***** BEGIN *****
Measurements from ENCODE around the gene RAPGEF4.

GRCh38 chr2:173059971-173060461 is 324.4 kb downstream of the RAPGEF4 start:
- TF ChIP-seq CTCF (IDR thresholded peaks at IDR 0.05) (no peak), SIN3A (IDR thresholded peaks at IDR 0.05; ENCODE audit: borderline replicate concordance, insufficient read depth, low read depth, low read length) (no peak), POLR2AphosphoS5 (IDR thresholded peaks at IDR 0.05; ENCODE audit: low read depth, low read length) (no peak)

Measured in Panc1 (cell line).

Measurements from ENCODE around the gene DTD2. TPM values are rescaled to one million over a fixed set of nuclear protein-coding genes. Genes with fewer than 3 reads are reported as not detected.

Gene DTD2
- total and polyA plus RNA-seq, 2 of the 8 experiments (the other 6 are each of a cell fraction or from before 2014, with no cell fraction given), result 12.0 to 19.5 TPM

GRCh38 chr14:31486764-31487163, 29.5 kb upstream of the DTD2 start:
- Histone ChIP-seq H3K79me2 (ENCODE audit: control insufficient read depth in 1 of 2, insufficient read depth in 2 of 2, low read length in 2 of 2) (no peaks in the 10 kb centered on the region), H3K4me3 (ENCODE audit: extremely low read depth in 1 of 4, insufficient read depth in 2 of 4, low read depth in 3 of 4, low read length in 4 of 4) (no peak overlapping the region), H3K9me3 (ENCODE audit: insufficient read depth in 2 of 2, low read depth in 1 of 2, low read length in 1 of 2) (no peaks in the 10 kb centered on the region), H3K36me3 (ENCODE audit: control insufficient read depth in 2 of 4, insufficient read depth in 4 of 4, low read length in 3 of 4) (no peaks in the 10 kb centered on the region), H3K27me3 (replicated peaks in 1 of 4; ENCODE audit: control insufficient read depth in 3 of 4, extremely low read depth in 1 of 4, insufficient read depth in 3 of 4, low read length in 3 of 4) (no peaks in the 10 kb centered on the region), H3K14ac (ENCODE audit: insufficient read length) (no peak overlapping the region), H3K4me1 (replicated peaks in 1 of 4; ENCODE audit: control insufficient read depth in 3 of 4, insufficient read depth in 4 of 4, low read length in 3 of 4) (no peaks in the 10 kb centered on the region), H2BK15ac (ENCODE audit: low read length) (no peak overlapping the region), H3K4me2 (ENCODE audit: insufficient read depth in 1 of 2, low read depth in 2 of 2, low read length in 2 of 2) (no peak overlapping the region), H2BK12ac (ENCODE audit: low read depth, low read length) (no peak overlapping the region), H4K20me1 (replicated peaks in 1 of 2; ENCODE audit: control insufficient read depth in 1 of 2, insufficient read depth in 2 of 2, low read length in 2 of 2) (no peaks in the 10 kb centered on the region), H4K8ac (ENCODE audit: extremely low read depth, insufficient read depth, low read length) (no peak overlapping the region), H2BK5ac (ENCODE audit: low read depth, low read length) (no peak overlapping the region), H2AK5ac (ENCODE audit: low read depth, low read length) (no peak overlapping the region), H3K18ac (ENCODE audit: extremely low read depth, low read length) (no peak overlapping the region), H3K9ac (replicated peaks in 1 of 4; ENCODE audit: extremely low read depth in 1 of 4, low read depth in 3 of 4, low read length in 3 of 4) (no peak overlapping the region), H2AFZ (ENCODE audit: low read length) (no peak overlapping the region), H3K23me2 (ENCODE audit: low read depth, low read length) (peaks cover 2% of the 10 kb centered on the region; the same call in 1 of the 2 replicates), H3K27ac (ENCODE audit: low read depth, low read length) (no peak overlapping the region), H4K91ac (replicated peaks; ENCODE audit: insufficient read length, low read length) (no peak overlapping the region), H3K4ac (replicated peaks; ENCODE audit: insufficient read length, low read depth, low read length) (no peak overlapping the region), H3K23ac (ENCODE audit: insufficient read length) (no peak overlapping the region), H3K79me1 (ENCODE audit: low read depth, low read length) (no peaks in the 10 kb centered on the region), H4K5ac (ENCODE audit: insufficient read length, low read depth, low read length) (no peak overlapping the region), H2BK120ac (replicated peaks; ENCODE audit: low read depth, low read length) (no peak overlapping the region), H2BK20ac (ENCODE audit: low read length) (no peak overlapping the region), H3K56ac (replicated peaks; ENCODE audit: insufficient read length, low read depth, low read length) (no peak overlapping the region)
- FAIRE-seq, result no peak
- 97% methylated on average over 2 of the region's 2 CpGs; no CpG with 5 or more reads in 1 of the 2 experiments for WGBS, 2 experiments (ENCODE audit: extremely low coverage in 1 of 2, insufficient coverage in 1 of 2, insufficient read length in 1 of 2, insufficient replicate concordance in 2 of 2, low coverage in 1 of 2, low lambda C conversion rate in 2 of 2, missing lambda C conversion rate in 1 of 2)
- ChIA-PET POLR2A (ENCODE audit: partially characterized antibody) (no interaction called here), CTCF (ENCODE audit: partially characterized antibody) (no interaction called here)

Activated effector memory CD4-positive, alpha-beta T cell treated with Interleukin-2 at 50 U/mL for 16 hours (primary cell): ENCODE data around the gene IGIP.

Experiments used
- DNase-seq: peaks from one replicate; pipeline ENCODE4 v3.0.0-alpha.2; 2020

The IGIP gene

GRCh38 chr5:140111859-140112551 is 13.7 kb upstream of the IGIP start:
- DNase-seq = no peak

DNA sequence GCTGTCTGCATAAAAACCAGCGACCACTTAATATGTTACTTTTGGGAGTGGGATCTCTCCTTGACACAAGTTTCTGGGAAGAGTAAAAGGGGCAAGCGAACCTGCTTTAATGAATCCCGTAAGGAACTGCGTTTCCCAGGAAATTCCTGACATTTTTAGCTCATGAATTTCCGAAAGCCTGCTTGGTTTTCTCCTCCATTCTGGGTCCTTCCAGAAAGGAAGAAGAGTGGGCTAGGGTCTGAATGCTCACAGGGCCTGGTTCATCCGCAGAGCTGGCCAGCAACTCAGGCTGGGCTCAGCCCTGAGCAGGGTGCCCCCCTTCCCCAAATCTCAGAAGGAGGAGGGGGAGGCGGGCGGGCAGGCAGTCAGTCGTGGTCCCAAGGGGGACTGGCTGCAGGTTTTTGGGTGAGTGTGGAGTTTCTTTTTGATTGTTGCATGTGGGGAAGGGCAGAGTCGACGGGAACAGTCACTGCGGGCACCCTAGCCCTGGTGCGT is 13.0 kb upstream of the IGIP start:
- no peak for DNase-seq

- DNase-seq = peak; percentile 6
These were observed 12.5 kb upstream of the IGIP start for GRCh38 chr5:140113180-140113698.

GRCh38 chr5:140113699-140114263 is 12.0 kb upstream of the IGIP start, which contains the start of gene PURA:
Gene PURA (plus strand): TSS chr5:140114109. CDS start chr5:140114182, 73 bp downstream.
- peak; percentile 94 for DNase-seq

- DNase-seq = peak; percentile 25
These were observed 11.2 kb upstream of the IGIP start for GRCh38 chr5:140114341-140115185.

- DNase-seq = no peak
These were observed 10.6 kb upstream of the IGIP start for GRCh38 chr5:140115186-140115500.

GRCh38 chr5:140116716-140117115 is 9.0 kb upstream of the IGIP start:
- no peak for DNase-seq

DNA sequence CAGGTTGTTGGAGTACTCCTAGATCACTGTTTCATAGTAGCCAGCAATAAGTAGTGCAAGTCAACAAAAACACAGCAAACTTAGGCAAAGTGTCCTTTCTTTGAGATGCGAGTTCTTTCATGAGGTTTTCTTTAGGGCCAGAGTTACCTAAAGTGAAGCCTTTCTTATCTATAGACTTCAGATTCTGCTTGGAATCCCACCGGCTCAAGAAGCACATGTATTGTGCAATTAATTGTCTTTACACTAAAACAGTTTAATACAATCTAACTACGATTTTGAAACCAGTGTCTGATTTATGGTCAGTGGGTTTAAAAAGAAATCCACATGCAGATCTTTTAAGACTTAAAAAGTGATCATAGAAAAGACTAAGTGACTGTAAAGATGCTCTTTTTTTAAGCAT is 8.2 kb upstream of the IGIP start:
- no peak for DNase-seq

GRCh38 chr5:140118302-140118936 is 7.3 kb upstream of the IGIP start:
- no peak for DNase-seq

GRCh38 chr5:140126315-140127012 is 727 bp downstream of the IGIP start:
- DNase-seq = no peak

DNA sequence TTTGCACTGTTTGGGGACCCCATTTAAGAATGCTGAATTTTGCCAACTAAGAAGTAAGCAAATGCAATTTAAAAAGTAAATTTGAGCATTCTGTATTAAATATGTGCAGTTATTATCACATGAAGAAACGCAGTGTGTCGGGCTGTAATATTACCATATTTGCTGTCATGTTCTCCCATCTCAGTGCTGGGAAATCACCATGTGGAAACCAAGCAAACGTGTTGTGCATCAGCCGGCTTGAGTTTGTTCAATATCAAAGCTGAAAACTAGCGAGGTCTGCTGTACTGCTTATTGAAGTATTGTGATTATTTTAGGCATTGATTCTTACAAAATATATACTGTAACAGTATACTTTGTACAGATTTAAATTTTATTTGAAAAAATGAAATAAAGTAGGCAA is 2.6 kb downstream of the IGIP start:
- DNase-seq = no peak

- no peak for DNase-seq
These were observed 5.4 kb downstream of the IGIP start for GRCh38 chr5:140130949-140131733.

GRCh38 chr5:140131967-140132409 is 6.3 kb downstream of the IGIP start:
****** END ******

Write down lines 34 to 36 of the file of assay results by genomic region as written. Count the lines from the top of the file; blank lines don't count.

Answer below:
GRCh38 chr5:140118302-140118936 is 7.3 kb upstream of the IGIP start:
- no peak for DNase-seq

GRCh38 chr5:140126315-140127012 is 727 bp downstream of the IGIP start: